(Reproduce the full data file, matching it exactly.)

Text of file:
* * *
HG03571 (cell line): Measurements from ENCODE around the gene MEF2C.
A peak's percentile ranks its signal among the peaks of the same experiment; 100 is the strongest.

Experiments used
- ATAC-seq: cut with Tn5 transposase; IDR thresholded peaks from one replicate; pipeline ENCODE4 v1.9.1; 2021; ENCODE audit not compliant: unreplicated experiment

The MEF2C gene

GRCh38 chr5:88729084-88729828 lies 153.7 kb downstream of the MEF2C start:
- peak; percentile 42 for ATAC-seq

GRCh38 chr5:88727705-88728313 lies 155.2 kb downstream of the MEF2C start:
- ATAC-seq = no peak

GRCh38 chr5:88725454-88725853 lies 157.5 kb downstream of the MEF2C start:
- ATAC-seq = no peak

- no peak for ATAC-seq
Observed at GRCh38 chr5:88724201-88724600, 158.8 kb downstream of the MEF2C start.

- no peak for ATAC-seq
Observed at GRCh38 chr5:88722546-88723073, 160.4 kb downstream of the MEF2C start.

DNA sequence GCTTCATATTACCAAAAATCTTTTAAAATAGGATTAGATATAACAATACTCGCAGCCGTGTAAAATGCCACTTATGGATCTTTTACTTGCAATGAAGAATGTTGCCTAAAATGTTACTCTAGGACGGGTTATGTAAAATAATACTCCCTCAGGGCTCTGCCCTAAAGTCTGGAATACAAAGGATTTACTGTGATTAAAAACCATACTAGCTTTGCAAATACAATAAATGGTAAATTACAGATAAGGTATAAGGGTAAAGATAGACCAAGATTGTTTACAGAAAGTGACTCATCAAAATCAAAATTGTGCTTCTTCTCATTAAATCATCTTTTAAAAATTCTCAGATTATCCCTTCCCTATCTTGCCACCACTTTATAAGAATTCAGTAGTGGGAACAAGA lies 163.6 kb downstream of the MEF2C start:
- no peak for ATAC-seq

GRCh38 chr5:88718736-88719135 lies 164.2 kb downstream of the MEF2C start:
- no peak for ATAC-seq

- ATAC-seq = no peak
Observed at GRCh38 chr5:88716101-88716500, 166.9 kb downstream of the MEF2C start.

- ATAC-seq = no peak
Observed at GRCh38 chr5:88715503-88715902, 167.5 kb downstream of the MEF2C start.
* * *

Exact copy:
HG03571 (cell line): Measurements from ENCODE around the gene MEF2C.
A peak's percentile ranks its signal among the peaks of the same experiment; 100 is the strongest.

Experiments used
- ATAC-seq: cut with Tn5 transposase; IDR thresholded peaks from one replicate; pipeline ENCODE4 v1.9.1; 2021; ENCODE audit not compliant: unreplicated experiment

The MEF2C gene

GRCh38 chr5:88729084-88729828 lies 153.7 kb downstream of the MEF2C start:
- peak; percentile 42 for ATAC-seq

GRCh38 chr5:88727705-88728313 lies 155.2 kb downstream of the MEF2C start:
- ATAC-seq = no peak

GRCh38 chr5:88725454-88725853 lies 157.5 kb downstream of the MEF2C start:
- ATAC-seq = no peak

- no peak for ATAC-seq
Observed at GRCh38 chr5:88724201-88724600, 158.8 kb downstream of the MEF2C start.

- no peak for ATAC-seq
Observed at GRCh38 chr5:88722546-88723073, 160.4 kb downstream of the MEF2C start.

DNA sequence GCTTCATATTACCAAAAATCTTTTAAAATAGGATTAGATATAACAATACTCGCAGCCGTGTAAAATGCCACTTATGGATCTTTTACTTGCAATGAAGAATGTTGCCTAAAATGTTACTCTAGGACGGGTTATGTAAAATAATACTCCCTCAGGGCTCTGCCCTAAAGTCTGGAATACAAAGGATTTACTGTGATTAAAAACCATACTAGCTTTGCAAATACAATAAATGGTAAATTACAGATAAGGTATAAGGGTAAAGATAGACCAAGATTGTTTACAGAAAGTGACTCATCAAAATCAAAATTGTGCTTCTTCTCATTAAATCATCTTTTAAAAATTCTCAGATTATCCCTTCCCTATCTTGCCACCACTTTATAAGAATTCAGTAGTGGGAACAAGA lies 163.6 kb downstream of the MEF2C start:
- no peak for ATAC-seq

GRCh38 chr5:88718736-88719135 lies 164.2 kb downstream of the MEF2C start:
- no peak for ATAC-seq

- ATAC-seq = no peak
Observed at GRCh38 chr5:88716101-88716500, 166.9 kb downstream of the MEF2C start.

- ATAC-seq = no peak
Observed at GRCh38 chr5:88715503-88715902, 167.5 kb downstream of the MEF2C start.